Pre-workout supplements have surged in popularity in recent years as fitness enthusiasts are increasingly turning to ingesting them before exercise for a boost in energy output, increased focus, enhanced endurance, and even to mentally amp themselves up prior to training.
I’ve long maintained that a cup or two of strong black coffee is the best option for those needing a pick-me-up before heading to the gym. Caffeine is the staple ingredient of pre-workout supplements anyway.
By opting for black coffee you’re able to receive all the benefits an expensive pre-workout supplement provides for much cheaper and without all the sugars, artificial sweeteners, and other synthetic ingredients that are found in virtually every pre-workout supplement being sold today.
In my daily reading and research I recently came across the results of an interesting study that was conducted to determine whether ingesting caffeine before exercise provided any benefit in terms of physical performance.
Before I get into the details of the aforementioned study, I want to make something clear.
While I have a zest for digging into the latest findings in fitness related research, I also strive to maintain the perspective that conclusive personal experience trumps nearly all research findings.
This stems from the fact that most studies are performed using highly specialized conditions and consist of a relatively small number of participants operating under extremely narrow research specifications.
While it may be encouraging when such studies confirm what we’ve come to find true through experience, we would also do well not to abandon lessons learned via experience the moment a study is published that appears to contradict them.
Today’s posting examines the results of a study which can be classified among those that largely confirm what avid exercisers have already collectively ascertained to be true: That ingesting caffeine before working out provides a small but noticeable boost to training focus and physical performance.
The study being referenced comes from the June 2015 issue of the Journal of Medicine & Science in Sports & Exercise (click here to read the online annotated version).
The study was performed using two different sets of testing conditions, as follows:
- Each of the two tests was performed with the participants ingesting 5 milligrams of caffeine per kilogram of body weight. This would be the equivalent of a 200-lb person drinking about 5 cups of coffee or a 120-lb person drinking about 3 cups.
- The first test involved 14 participants whose maximal voluntary strength (MVC) and motor–unit recruitment of the knee extensors and elbow flexors were tested before and 60 min after ingestion of either a 5-mg per kilogram dose of caffeine or placebo, and after completion of 40 min of exercise (30 min of submaximal leg or arm cycling followed by a 10-min time-trial performance).
- The second test utilized 12 participants and set out to determine the effects of caffeine on muscle pain and the rate of perceived exertion (RPE) during high-intensity exercise. In case it’s a new term to you, RPE is simply a measure of how hard a person feels they’re working.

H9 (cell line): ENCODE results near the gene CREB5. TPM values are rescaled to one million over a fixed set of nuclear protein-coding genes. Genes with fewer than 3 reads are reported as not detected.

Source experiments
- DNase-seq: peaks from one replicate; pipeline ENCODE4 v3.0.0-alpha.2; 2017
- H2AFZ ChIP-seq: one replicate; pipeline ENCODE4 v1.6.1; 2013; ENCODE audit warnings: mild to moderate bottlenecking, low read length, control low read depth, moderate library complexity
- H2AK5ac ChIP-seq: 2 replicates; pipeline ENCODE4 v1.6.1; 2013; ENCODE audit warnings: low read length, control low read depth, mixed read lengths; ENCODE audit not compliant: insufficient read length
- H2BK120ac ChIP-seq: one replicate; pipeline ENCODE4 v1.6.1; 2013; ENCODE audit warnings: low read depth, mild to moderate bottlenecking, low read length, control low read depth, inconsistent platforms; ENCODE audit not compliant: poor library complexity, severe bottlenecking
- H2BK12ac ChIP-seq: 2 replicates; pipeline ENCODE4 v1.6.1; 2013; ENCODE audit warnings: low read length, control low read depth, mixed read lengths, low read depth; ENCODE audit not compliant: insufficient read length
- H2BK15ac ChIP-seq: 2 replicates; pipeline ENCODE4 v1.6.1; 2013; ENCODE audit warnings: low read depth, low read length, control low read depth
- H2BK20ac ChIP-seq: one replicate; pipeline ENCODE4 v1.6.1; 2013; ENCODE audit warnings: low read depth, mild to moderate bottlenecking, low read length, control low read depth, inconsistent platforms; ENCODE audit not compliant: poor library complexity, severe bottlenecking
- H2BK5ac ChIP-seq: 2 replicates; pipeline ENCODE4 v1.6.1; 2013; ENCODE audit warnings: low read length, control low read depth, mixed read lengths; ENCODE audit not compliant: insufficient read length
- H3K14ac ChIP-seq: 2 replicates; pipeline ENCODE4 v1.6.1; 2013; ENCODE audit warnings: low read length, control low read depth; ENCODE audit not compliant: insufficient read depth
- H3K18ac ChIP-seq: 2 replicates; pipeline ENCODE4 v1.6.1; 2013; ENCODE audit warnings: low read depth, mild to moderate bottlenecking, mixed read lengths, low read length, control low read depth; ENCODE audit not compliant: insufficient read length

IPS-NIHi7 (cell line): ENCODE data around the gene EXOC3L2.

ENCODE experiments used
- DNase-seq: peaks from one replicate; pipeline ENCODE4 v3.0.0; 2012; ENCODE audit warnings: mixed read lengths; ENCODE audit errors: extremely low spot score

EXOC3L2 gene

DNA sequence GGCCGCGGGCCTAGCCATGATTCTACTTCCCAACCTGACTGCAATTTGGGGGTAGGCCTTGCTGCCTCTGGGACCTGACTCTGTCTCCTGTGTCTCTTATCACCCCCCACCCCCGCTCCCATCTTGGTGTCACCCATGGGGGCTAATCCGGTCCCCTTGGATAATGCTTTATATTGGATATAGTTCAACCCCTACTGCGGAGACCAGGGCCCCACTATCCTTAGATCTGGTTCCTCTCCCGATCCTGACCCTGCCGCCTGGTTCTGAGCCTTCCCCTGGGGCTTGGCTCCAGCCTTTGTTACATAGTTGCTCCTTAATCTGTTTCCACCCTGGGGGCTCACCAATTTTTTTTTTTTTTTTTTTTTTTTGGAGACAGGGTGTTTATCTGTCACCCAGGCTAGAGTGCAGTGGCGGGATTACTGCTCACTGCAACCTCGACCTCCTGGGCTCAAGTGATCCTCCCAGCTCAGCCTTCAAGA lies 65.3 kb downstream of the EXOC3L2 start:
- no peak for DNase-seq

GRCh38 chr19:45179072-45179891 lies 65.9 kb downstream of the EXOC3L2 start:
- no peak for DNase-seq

The results of the study won’t be surprising to those who swear by their pre-workout supplement.
The study concluded that ingesting caffeine prior to exercise improved maximal voluntary strength by 6.3%, motor-unit recruitment by 5.5%, and overall physical performance by 4.9% for those participating in the first test doing submaximal lower body cycling (i.e. cycling with the legs). No discernible difference in any of these metrics was measured for those cycling under submaximal condition with their upper body (i.e. cycling with the arms).
Interestingly, the participants of the first test undergoing submaximal training experienced a reduction in muscle pain and rate of perceived exertion (RPE), while no difference in muscle pain or RPE was measured for those participating in the second test consisting of high intensity training.
What this appears to indicate is that caffeine ingestion may be particularly beneficial prior to engaging in lower intensity, steady state, cardiovascular exercise, such as running, jogging, power walking, jumping rope and other similar training protocols.
There’s also promise in terms of enhanced speed and power output for those of us who enjoy sprinting, as evidenced by the maximal voluntary strength and motor-unit recruitment improvements recorded in the first test group in this study.
For me, personally, when training in the morning or early afternoon, I rarely go into it without at least some caffeine in my system. I trust that you early morning training warriors have already found caffeine to be particularly useful – in the form of a pre-workout supplement or otherwise – for getting revved up and ready to train not long after waking.
On the other hand, I strongly recommend following my lead of refraining from consuming caffeine prior to training in the evening due to the negative impact it will have on your sleep quality.
Poor sleep quality is a problem you want to take every effort to avoid. It’s detrimental to your health and quality of life on a number of levels (see my posting Sleep and Weight Loss: How Not Getting Enough Sleep Will Damn Your Fat Loss Efforts.
As long as it’s not going to negatively impact your quality of rest, it appears that this study confirms what I’ve been recommending to my clients for years: Have a cup or two of strong black coffee 30 minutes before training for a quick boost of temporary energy, along with a slight improvement in training intensity, endurance, focus, and strength output.
What do you think? Do you prefer a little caffeine (or a lot) before training?
Sound off in the comments section below to join the conversation.
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